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The Memorial Sloan Kettering Cancer Center GERIATRIC PLAN©: Gait

An Ambulatory Nurses' Guide to Assist Older Adults Through Cancer Treatment


Related Issues:

Mobility, ambulation, transportation, neuropathy

Why Gait is Important:

  • 30% of people over 65 years of age living in the community fall each year and the fall rate increases with age (CDC, 2011Gillespie et al., 2012)
  • Many people who fall, even if they are not injured, develop fear of falling; this fear may cause them to limit their activities, leading to reduced mobility and loss of physical fitness, which in turn increases their actual risk of falling (CDC, 2011)
  • 20-30% of people who fall suffer moderate to severe injuries such as lacerations, hip fractures, or head traumas; these injuries threaten and impact independence (CDC, 2011)
  • Among those age 65 and older, falls are the leading cause of injury-related death (CDC, 2011)

Normal Age-Related Changes:

  • Sarcopenia (decreased muscle mass and strength)
  • Slower motor response time
  • Increased risk of postural hypotension
  • Decreased bone density (osteoporosis risk)

Older adults are at increased risk if they have any of the following:

Falls Specific Risk Factors (Shanthi, 2005; Capone, et al, 2012Costa & de Jesus, 2015Bloch et al, 2010)

  • Female
  • Poor balance
  • Vertigo and syncopal episodes
  • History of falls
  • Cognitive impairment
  • Mobility impairment
  • Dizziness/orthostatic hypotension
  • Sensory deficits (visual, audio, impairment, peripheral neuropathy)
  • Use of psychotropics, anti-convulsants, sedatives, diuretics, or pain medicine
  • Fear of falling
  • Use of assistive devices
  • Prior stroke
  • Bladder/bowel incontinence
  • Motor deficits (gait imbalance, right or left sided weakness, lower extremity weakness)
  • Needs help transferring


  • Peripheral neuropathy
  • Peripheral edema in lower extremity
  • Peripheral vascular disease
  • Vertigo
  • Syncope
  • Imbalance secondary to vision impairment and inner ear disorder
  • Neurological movement disorders
  • Dementia
  • Severe Pain
  • Metastatic disease

Behavioral Risk Factors

  • Alcohol overuse or abuse
  • Non-Adherence to prescribed treatment or medication regimens

Medication-Related Risk Factors

  • Psychotropics (sleep medicines, hypnotics, sedatives, anxiolytics)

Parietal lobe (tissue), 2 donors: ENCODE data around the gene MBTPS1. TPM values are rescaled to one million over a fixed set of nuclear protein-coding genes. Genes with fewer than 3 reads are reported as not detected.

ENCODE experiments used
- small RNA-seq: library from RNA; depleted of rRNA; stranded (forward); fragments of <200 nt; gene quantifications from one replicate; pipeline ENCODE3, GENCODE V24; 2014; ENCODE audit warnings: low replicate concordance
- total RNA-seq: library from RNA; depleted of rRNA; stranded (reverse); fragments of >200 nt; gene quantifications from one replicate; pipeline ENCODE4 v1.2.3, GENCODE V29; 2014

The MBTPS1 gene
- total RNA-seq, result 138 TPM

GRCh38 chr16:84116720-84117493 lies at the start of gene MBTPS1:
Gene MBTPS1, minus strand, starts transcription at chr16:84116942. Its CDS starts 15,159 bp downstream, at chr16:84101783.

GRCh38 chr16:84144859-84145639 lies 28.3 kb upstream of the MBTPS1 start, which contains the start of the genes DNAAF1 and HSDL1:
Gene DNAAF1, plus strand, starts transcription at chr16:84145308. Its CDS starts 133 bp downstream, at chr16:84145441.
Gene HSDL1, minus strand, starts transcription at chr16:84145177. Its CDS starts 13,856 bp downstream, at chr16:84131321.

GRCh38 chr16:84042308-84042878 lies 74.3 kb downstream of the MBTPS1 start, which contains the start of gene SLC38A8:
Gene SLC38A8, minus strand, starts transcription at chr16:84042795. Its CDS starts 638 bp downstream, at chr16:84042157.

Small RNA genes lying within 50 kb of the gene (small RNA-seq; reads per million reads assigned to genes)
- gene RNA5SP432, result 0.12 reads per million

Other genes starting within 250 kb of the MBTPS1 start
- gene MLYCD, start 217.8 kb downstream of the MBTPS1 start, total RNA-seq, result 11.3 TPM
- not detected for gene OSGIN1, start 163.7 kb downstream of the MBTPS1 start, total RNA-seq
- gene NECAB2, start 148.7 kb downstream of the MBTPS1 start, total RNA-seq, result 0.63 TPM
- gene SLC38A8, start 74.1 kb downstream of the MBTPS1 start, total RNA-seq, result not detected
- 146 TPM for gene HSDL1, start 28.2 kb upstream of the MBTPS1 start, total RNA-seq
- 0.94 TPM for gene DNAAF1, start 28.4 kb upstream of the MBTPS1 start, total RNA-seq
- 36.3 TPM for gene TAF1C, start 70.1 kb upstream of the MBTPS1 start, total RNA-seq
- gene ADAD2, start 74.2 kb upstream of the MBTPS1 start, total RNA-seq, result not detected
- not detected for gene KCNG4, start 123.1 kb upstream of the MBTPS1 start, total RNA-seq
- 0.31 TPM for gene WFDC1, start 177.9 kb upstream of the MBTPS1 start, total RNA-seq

• Anti-convulsants
  • Diuretics
  • Opiods
  • Steroid-induced myopathy

Chemotherapy-Related Risk Factors

  • Peripheral Neuropathy
  • Taxanes (paclitaxel [taxol], docetaxel [taxotere])
  • Epothilones (ixabepilone)
  • Vinca alkaloids (vincristine, vinblastine)
  • Platinum-based (oxaliplatin, cisplatin, carboplatin)
  • Others: thalidomide, bortezomib, lenalidomide, interferon, ipilimumab
  • Mobility or Cerebral Dysfunction
  • Ara-c (cytarabine), high-dose bolus 5fu, chloramabucil
  • Bone Density
  • anastrozole (Arimidex), exemestane (Aromosin), letrozole (Femara), leuprolide (Lupron, Viadur, Eligard), goserelin (Zoladex), triptorelin (Trelstar), histrelin (Vantas), degarelix (Firmagon), flutamide (Eulexin), bicalutamide (Castodex), nilutamide (Nilandron)

Surgery-Related Risk Factors

  • Orthopedic procedures
  • Neurologic procedures

Radiation Risk Factors

  • Radiation to cerebellum (brain)
  • Radiation to spine
  • Radiation to lower extremities

Cancer Diagnoses

  • Central nervous system malignancies
  • Lower extremity bone lesions


1. Screening Questions​

  • Do you have difficulty transferring from positions (standing from a seated or lying position)?
  • Do you have difficulty getting around your home (to the bathroom, kitchen, bedroom, or using stairs)?
  • Do you have numbness, tingling, pain, or swelling in your lower extremities?
  • Are you fearful of falling?

2. Observations

  • Is the person steady and balanced when walking or sitting upright?
  • Is there step symmetry, with the steps equal in length and regular?
  • Is the patient able to sit safely and judge distance correctly?
  • What type of shoes is the patient wearing? (Ideally, shoes should be flat and rubber-soled with laces)

3. Screening Tests and Measurements

  • Timed Get-Up-and-Go Test (preferred tool)

This is performed with patient wearing regular footwear, using usual walking aid if needed, and sitting back in a chair with arm rests

On the word "go", the patient is asked to do the following:

  1. Stand up from the arm chair
  2. Walk 3 meters (in a line)
  3. Turn
  4. Walk back to the chair
  5. Sit down

Time the second effort

Observe patient for postural stability, steppage, stride length, and sway


  • Normal: completes task in <10 seconds
  • Abnormal: completes task in >20 seconds